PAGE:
According to a public opinion poll in 2019, 39% of Canadians would rank human rights in the top three priorities to consider when dealing with another country. Out of the twenty four countries surveyed, Canada was among only four countries that stated human rights should be in the top three priorities (the others being the United Kingdom, Sweden, and Hungary). 

However, in 2014, former Prime Minister Stephen Harper agreed to a controversial long-term military deal with Saudi Arabia, selling CAD 15 billion worth of Canadian-manufactured light-armoured vehicles (LAVs) to the Kingdom over the span of fifteen years. When the deal was signed, Canada became the second-largest arms exporter to the Middle East in the world

In 2015, when the Liberal Party of Canada won the federal election over Harper’s Conservative Party, human rights advocates hoped that new prime minister Justin Trudeau would cancel the deal. But despite Trudeau’s claims that it was a “done deal” when he came into office and he couldn’t cancel it even if he wanted to, it was the Liberal Party’s Foreign Affairs Minister Stephen Dion who approved the export permits allowing the deal to officially go through. 

Human Rights in Saudi Arabia 

Saudi Arabia has an extremely poor human rights record. The country does not guarantee everyone fair trials, often uses torture and the death penalty, and has banned the right to peaceful protest and freedom of speech. Since the Arab Spring in 2011, the Kingdom has also harshly suppressed the Shia population in the country’s Eastern Province, where Canadian LAVs have been spotted

In 2015, human rights activist Raif Badawi was sentenced to one thousand lashes to be given in public and ten years in prison for creating a website focused on facilitating political debate. In 2018, Jamal Khashoggi, a Saudi journalist and Washington Post writer who was highly critical of the Saudi Arabian government, was murdered in the Saudi Consulate in Istanbul at the order of the Kingdom of Saudi Arabia. 

After this blatant violation of justice, Denmark, Finland, Germany and Norway suspended their arms sales to the country. Trudeau responded by suspending the approval of new export permits, however the Canadian government did nothing to halt previously signed export permits and proceeded with arms sales to the country. Seeing as the 2019 federal election was coming up, Trudeau might have refrained from completely cancelling the deal due to the three thousand jobs it created for Canadians in London, Ontario, which brings into question how sincere the Liberal government’s motives were behind the suspension.    

In 2015, Saudi Arabia entered the war in Yemen, leading a coalition with the United Arab Emirates (UAE). There is evidence that human rights abuses have been committed by all actors in the conflict. Notably, the Saudi-UAE coalition has carried out a number of indiscriminate attacks including bombings and airstrikes of civilians. Since the start of the conflict, 100,000 people have been killed in Yemen. The United Nations (UN) has called the war in Yemen the “world’s worst humanitarian crisis” and blacklisted the Saudi-UAE coalition in 2019 for the third year in a row due to evidence of the coalition killing 729 Yemeni children in 2018.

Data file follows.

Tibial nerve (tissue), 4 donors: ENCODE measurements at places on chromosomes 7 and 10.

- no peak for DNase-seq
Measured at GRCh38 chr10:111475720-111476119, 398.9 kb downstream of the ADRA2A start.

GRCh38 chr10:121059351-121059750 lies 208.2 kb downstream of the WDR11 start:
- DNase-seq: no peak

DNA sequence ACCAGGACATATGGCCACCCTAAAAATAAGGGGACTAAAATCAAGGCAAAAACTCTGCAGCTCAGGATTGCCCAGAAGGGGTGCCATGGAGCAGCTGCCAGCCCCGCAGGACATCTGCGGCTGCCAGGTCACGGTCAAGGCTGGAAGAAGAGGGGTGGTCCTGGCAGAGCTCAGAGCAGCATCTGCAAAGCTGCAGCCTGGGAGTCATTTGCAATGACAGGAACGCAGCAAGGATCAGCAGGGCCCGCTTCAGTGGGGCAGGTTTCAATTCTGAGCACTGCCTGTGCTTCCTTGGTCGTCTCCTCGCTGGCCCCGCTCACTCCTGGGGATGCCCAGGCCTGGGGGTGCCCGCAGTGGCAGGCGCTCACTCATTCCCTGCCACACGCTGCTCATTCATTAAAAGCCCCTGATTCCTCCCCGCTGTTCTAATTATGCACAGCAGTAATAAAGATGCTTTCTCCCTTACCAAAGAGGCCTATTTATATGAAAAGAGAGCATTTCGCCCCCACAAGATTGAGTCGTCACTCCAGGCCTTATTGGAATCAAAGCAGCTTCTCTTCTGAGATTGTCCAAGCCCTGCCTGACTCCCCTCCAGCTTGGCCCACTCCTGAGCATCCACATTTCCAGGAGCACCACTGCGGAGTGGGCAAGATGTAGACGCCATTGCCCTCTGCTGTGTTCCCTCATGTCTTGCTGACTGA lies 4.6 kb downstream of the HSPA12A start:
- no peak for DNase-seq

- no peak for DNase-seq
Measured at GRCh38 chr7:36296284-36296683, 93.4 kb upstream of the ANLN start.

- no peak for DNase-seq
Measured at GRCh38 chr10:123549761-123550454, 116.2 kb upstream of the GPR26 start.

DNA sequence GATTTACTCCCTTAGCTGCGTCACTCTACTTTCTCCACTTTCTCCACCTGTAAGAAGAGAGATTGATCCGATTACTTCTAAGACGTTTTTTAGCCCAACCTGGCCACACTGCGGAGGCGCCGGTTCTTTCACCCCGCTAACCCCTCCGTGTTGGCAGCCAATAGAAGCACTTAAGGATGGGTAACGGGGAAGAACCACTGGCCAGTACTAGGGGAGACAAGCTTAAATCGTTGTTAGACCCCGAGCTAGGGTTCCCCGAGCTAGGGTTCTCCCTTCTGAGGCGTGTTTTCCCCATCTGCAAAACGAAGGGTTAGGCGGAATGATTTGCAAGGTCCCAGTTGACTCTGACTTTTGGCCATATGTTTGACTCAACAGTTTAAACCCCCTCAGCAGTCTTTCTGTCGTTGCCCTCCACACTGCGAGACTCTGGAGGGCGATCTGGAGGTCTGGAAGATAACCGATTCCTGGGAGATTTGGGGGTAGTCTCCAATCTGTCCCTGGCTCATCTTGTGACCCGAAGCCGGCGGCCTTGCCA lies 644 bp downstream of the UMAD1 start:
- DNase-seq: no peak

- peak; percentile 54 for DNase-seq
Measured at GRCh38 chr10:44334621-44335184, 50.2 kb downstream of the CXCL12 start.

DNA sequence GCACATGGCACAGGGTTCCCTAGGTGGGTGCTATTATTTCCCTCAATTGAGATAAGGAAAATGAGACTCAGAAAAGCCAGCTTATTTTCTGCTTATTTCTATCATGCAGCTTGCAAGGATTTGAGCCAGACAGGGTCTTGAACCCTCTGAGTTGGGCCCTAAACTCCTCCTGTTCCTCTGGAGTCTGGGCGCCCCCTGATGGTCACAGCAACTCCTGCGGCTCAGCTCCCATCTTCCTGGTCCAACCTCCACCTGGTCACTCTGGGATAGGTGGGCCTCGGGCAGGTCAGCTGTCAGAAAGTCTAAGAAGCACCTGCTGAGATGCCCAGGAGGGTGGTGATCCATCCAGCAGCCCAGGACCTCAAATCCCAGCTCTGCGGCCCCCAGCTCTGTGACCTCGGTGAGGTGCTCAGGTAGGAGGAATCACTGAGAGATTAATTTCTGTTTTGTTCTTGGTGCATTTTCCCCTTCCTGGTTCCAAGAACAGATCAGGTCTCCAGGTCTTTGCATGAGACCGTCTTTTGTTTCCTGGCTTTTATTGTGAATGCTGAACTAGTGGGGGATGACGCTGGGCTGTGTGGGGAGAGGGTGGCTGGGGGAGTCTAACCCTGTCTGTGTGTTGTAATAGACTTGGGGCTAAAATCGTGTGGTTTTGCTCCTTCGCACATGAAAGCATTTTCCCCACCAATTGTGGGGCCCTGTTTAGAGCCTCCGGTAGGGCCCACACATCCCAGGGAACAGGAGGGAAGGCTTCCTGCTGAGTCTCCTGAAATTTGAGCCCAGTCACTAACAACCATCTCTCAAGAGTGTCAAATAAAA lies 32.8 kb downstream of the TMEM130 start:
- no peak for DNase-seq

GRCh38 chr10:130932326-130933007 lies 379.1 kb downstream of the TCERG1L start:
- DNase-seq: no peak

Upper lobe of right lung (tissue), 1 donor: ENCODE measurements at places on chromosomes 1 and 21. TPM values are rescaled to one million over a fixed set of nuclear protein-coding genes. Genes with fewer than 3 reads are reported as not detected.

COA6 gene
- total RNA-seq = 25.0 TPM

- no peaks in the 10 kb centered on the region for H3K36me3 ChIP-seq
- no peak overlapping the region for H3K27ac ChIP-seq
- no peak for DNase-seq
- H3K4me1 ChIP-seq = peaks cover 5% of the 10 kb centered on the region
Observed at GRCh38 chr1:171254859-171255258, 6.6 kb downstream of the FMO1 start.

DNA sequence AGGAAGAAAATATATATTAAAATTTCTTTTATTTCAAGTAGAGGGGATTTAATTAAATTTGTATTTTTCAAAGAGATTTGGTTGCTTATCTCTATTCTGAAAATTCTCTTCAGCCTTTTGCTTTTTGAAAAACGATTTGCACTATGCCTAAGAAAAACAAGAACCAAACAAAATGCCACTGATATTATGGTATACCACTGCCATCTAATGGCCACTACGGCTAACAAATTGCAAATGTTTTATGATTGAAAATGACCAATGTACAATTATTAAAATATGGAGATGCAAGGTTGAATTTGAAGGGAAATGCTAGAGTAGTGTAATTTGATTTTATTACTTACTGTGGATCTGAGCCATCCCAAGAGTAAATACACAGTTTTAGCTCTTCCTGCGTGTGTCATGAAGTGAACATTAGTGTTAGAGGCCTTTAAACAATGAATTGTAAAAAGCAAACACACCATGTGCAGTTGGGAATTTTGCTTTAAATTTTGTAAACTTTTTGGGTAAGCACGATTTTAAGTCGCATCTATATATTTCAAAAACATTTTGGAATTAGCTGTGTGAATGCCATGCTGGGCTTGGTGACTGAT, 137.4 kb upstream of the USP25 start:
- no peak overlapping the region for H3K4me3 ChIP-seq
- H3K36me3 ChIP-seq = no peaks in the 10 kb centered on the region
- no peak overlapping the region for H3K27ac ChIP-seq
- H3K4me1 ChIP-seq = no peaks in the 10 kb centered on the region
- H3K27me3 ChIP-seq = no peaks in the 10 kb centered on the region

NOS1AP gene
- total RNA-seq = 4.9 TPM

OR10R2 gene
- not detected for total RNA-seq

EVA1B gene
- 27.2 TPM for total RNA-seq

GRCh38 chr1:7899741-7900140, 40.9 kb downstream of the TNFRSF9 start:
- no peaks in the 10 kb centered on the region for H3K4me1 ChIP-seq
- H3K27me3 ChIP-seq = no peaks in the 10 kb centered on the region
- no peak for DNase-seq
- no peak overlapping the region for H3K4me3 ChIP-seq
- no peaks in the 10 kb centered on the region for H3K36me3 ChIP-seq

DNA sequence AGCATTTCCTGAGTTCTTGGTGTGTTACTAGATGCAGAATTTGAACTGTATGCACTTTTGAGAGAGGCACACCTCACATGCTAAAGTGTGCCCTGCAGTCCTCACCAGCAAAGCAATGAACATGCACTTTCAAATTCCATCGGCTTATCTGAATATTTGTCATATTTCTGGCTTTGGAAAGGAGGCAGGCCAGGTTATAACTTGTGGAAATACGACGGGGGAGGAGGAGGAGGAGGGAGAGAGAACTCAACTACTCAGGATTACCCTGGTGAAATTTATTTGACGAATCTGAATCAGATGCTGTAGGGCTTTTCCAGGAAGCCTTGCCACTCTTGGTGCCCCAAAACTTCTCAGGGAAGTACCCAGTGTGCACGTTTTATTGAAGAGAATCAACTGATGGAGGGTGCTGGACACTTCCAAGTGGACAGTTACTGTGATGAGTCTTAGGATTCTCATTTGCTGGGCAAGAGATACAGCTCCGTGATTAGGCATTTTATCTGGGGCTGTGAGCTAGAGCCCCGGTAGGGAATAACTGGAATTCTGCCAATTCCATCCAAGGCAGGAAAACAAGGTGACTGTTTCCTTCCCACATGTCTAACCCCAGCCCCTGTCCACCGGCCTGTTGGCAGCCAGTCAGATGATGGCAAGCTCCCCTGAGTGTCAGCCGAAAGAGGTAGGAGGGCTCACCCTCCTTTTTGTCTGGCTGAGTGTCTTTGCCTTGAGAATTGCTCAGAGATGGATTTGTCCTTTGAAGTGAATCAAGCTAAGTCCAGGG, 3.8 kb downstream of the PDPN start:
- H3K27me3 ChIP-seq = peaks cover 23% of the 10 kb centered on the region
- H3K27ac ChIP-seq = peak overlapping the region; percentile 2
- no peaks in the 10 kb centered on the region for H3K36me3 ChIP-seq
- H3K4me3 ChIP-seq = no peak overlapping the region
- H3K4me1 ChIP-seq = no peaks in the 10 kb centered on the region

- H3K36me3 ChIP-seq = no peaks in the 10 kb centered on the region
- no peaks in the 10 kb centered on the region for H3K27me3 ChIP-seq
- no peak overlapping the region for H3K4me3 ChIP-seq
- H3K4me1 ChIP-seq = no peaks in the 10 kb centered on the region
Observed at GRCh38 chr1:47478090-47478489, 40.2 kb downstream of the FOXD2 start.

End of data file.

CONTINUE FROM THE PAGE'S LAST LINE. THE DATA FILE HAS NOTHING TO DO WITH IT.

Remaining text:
Amnesty International has pointed out that the war is dragging on due to the West supplying Saudi Arabia and the UAE with advanced military equipment. They have called for all countries to stop supplying arms to these two states to bring an end to the conflict. There is also building evidence that Canadian-made military equipment is being used to kill civilians in Yemen. Obviously, the Canadian government is not listening. 

Despite promises to cancel the deal if there was evidence of Canadian military equipment being used to violate human rights, Canada sold almost CAD 3 billion of military equipment to Saudi Arabia in 2019, more than double the amount sold the previous year. What’s more, in September of 2019, Canada officially joined the UN Arms Trade Treaty (ATT). Under this treaty, the sale of weapons to places where there is knowledge that the arms could be used to commit human rights abuses is prohibited. On the same day that Canada joined the ATT, Global Affairs Canada stated that there was “no credible evidence linking Canadian exports of military equipment or other controlled items” to violations of international human rights laws by Saudi Arabia.   

After the 2019 election, the responsibility of reviewing the deal shifted again to the current Foriegn Affairs Minister François-Philippe Champagne. Once again, human rights defenders hoped that the government would cancel the deal but once again, they were disappointed. In April, Champagne reportedly made “significant improvements” in terms of the deal’s transparency, implying that the government was planning moving forward with the contract. However, despite these so-called “improvements,” Champagne still admitted he could not talk about the specifics of the arrangement. Furthermore, he continued to repeat the Liberal government’s claims that going through with this agreement did in fact support Canadian values because upholding a previous engagement makes Canada a reliable business partner. 

No matter what is said to the public, Prime Minister Trudeau and his government have not cancelled the arms deal despite growing evidence that Canadian military equipment is being used to kill innocent civilians. This undermines the Liberal government’s claims that they support human rights and sets a dangerous precedent for future Canadian arms deals, as the standard for who Canada sells arms to seems to be set extremely low. 

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